By this summer, almost all cities in San Mateo County will have adopted a reusable bag ordinance, banning plastic bags at most retail stores.
Many small markets in San Bruno, including Los Primos Produce and Grocery, are already displaying the informational signs provided by the city to inform shoppers of the change.
"I'm actually in favor of it," said manager Elisia Guzman, who thinks customers will start bringing in their own bags once the ordinance takes effect in San Bruno on April 22, Earth Day.
The store wastes money by allowing people to request multiple plastic bags for very small items, said Guzman.
"They get one lime and three bags," she said. "[The ordinance] helps the store and helps out the environment and gets people educated."
The ordinance that is being adopted by most cities -- which is based on one that was passed by the county and enacted in unincorporated areas last year -- will require grocery stores to use paper bags made of at least 40 percent post-consumer recycled materials. Stores must charge at least 10 cents per paper bag.
"If anything, it's going to help businesses," said Chris Delios, manager of Trag's Market in San Mateo.
Charging 10 cents per paper bag will cut store costs.
"Right now, we are giving away bags," he said.
Delios has heard that, for some places that enacted reusable bag ordinances, it has taken a year for customers to adjust.
Trag's already sells some reusable bags, and is working on other alternatives to make the transition a smooth one, he said.
"There's going to be a learning curve for some," said Melvin Prasad, manager of Neelan Pacific Market in San Bruno.
If his customers bring their own bags, it will cut the store's cost for bags.
"In a way it helps the business, and it helps the environment too," he said.
Prasad knows that San Jose and Millbrae have already enacted similar ordinances. So, the change will not come as a huge shock to customers, he said.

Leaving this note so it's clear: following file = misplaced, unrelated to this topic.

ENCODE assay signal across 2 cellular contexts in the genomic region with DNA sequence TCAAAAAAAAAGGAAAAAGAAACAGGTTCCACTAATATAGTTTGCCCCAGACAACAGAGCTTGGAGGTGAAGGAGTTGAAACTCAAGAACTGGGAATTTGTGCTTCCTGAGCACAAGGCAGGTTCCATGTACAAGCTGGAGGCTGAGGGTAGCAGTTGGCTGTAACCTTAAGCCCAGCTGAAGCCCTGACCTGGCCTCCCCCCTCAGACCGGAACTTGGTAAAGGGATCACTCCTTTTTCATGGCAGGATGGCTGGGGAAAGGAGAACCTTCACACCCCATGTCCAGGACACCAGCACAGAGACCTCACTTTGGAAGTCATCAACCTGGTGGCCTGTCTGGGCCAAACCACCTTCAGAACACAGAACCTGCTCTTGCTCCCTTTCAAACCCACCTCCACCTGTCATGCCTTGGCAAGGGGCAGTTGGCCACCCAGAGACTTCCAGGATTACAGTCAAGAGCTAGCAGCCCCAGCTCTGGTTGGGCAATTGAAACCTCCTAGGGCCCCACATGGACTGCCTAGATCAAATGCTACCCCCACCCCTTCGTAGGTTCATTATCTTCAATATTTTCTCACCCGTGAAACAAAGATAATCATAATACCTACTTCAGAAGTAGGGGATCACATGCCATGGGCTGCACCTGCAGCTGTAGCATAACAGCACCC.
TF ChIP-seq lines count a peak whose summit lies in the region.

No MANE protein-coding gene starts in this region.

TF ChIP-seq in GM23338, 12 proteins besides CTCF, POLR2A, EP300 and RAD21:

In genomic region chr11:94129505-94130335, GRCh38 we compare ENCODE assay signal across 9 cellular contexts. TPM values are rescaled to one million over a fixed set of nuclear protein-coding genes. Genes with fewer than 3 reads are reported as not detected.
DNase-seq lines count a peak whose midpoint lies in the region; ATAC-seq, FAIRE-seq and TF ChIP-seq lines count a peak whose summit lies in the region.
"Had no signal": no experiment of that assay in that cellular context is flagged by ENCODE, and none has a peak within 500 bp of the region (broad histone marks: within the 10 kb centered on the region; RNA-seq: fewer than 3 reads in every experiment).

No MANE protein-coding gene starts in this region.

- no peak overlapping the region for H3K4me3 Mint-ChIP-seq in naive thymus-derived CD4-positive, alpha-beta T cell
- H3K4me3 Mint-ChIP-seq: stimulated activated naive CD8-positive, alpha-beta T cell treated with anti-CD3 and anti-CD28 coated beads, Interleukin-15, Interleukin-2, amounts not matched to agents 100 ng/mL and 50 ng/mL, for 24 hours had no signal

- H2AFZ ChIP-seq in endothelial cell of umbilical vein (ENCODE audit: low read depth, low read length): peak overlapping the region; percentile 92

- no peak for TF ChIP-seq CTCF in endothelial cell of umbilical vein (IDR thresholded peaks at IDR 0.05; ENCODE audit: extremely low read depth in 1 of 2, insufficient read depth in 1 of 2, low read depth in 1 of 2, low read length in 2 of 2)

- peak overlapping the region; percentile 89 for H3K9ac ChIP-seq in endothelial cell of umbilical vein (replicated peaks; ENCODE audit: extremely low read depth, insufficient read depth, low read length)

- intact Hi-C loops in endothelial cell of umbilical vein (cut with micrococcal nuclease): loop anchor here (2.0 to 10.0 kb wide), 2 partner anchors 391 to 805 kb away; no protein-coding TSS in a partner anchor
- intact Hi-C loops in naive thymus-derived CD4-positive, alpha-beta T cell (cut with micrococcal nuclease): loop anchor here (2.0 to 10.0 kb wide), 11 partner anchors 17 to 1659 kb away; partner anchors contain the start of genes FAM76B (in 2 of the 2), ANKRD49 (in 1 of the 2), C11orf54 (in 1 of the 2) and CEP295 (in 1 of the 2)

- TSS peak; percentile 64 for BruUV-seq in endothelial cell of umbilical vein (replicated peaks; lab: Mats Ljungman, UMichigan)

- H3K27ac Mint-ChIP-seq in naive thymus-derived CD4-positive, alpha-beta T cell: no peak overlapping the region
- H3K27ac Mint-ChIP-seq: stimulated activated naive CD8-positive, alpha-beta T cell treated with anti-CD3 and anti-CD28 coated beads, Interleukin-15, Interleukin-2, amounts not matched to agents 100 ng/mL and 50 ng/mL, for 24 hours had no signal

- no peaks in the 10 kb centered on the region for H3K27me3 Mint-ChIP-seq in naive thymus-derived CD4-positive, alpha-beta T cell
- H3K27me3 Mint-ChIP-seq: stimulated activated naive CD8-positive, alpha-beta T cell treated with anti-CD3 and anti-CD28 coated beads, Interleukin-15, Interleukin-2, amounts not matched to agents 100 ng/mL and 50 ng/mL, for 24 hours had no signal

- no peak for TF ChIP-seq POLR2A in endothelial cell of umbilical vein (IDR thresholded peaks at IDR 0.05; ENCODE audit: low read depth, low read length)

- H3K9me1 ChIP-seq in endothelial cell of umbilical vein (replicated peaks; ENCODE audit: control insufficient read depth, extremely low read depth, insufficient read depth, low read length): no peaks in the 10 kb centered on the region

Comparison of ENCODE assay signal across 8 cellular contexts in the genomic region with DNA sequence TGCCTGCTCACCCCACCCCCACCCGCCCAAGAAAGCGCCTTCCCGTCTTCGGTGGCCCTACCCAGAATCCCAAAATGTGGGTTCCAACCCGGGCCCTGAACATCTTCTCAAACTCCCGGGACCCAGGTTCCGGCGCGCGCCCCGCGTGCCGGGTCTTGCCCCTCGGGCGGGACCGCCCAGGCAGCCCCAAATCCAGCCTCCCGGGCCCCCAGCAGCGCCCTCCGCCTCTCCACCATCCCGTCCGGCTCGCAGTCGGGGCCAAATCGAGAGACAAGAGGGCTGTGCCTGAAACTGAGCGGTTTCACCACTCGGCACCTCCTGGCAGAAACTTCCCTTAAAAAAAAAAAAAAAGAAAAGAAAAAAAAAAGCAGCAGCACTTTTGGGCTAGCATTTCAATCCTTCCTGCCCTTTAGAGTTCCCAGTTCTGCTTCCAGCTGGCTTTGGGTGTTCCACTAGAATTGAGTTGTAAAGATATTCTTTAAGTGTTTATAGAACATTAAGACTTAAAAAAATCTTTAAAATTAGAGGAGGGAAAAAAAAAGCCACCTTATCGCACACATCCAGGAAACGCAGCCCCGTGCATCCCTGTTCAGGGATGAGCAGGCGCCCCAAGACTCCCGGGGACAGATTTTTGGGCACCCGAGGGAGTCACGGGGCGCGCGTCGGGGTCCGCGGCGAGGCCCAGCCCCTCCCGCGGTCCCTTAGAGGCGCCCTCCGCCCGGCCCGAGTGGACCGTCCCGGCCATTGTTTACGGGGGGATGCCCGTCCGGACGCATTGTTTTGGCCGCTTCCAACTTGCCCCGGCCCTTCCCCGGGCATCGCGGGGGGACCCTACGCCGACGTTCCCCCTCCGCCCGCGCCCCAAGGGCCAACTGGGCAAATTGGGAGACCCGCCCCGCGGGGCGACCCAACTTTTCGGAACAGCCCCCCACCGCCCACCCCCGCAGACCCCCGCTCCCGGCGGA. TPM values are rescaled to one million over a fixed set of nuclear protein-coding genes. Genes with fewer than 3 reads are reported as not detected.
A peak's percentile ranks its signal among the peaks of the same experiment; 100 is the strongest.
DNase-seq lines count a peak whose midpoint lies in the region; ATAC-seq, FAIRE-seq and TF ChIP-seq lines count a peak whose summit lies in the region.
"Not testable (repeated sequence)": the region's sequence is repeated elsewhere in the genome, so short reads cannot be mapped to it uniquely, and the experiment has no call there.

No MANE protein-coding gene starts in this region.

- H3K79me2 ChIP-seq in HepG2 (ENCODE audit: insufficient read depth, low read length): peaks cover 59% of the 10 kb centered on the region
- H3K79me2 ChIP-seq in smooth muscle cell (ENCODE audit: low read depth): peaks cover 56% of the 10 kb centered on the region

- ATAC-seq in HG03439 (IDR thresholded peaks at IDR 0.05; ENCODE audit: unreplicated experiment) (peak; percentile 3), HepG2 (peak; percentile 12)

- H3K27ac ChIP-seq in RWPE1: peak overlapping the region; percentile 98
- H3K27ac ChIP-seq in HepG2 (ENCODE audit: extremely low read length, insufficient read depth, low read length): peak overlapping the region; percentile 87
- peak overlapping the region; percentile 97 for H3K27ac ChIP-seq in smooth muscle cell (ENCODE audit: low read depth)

The city has been "pretty cool" about communicating to businesses about the change, he said.
Stores that are found to be not compliant with the ordinance can be fined up to $500, according the county ordinance.
But the city has acknowledged that there will be a learning curve for customers and store owners when the ordinance takes effect, said Prasad.
"[City officials are] not going to come in and slap you with a fine the next day," he said.
Frank Jordan, owner of Besan's International Market in San Bruno, is concerned about finding a new company from where to buy bags.
"We don't know where to get paper bags," he said.
The San Mateo County Health System website does provide a list of recycled and reusable bag suppliers for retailers' reference.
The county ordinance does have a few exceptions for plastic bags for items such as produce, meat and pharmaceuticals. Some establishments are exempt, including restaurants and nonprofits such as Goodwill.
The city of San Mateo is aiming to enact the regional ordinance June 6.
Shoppers at the Safeway at 17th Avenue and El Camino Real in San Mateo had mixed feelings about idea of getting rid of plastic bags.
"The problem is we've been doing it for forty years," said Matthew Cinquini, as he loaded plastic bags into the trunk of his car. He thinks banning plastic across the board would be more effective and less confusing than the proposed ordinance.
Cinquini has tried reusable bags, but found sanitation to be a problem.
"It just got filthy and smelly," he said.
But Ted Gonez, who carried his groceries out in his own bags, said it is easy to wash his cloth bags.